As we just discussed, mobility is dictated by your brain and your ability to control a range of motion. Mobility or your ability to move a joint through a full range of motion provides a basic structural foundation for your body.
Think of your body like a tower. With your ability providing the foundation, your ability to activate and stabilize muscles and movements helps stabilize the tower while it’s being built.
Without activation and stabilization, a building topples under high winds and millions of pounds. Your body develops its own chinks and issues without a strong base of mobilized joints, active and stabilized muscles.
38997190 – two lifting crane and building under construction
Each day you’ll need to attack mobility on trouble spots. For most people, this comes down to thoracic mobility, hip mobility, and ankle mobility.
How should I warm up before lifting weights?
Every day (training or not) make it a ritual to warm up, mobilize, and activate.
Most lifters work the typical desk job, sitting in the same position for 8-12 hours a day, 300 days per year. After sitting, the muscles responsible for preventing unwanted movement and transferring force to your core are relatively deactivated. They’ve had no reason to move, so they take a nap.
This makes jumping into a similar flexed position (deadlift, squat) risky. By training the core first in the workout, you’re activating dormant muscles so you can perform safely and effectively.
If these muscles aren’t firing, how can you expect them to prevent your spine from folding like the Bills in the Super Bowl once you add heavy weight?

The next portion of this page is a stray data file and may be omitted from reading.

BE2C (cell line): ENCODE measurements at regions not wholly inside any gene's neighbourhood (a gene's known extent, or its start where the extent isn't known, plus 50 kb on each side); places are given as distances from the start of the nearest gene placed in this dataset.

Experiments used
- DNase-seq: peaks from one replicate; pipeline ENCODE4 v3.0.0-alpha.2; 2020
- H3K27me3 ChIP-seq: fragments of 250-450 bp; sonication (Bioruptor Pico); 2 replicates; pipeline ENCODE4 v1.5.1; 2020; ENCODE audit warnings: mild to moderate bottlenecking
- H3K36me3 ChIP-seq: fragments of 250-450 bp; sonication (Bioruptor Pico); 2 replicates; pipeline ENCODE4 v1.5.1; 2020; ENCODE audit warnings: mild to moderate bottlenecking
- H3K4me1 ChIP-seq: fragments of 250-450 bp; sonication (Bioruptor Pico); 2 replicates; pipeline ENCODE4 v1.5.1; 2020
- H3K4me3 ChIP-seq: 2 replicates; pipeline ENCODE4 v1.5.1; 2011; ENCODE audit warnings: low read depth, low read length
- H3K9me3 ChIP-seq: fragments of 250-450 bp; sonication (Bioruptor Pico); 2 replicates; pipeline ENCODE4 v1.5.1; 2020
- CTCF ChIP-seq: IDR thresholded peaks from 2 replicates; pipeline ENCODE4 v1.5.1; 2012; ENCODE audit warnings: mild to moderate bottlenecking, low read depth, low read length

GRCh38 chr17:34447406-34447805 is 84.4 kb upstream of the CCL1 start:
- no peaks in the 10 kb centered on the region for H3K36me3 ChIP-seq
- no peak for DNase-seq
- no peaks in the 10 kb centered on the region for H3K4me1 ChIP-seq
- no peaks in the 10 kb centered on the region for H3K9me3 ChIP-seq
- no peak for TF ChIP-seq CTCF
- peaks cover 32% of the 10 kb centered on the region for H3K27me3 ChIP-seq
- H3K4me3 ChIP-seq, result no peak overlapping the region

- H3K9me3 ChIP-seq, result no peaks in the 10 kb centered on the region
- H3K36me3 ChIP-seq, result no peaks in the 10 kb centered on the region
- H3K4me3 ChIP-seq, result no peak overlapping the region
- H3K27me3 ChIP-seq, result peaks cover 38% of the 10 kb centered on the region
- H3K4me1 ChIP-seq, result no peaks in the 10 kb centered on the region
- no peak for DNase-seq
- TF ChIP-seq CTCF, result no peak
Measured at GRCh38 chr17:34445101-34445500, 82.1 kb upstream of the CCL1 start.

On off days, wake up five minutes early and do this warm-up first in the morning. If you wake up five minutes early, you have no excuse NOT to do it.
What should you do before lifting weights?
Below is my warm-up everyday protocol. Perform each exercise for one set of six reps, with exception of jumping rope.
Jump Rope/Jumping Jack/ANYTHING to get the blood flowing Why: The goal of the first activity is to improve blood flow, and increase body temperature. I prefer the jump rope to improve coordination, footwork, and athleticism. If you play any sports or fancy yourself an athlete, the jump rope is much better than a bike.
Using the jump rope prepares the Achilles tendon for rapid contractions and teaches the core to stay rigid and transfer force without buckling like the 1-35W bridge every time you move like an athlete. S
P.S.This is purely anecdotal, but I believe there are more Achilles tendon issues with weekend warriors playing rec sports than anywhere else due to poorly prepared tissues.
Quadruped Fire Hydrant
This exercise has been a staple in my warm-ups since I learned them from Denver Broncos strength coach Loren Landow.
The fire hydrant provides a low-stress exercise to resist rotation through your spine while firing up your gluteus medius–an often neglected glute muscle essential to providing support to your hip, knee, and ankle. If you have knee issues or notice your knee diving in when you land a jump, lunge, or squat, it could be due to a weak or underactive gluteus medius.
The quadruped position has reduced lumbar loads–a metaphorical “orgasm” for your spine after sitting all day–while simultaneously improving muscle activation in your thoracic extensors, glutes, lats, and obliques (McGill, 2002).
When performing this drill imagine pushing your hands through the floor to keep your elbows locked out.
Minimize any rotation in your lower back and initiate all movement through your hips.
The goal of the quadruped fire hydrant isn’t to get the biggest range of motion possible; rather, move through a controlled range of motion and only activate the target muscles. Otherwise, you’re teaching your back to compensate for a job your spinal stabilizers should be doing.
Quadruped Hip Extension
The quadruped hip extension activates deep core stabilizers while training hip flexion (bringing your knee forward in this case) and hip extension to activate your glutes.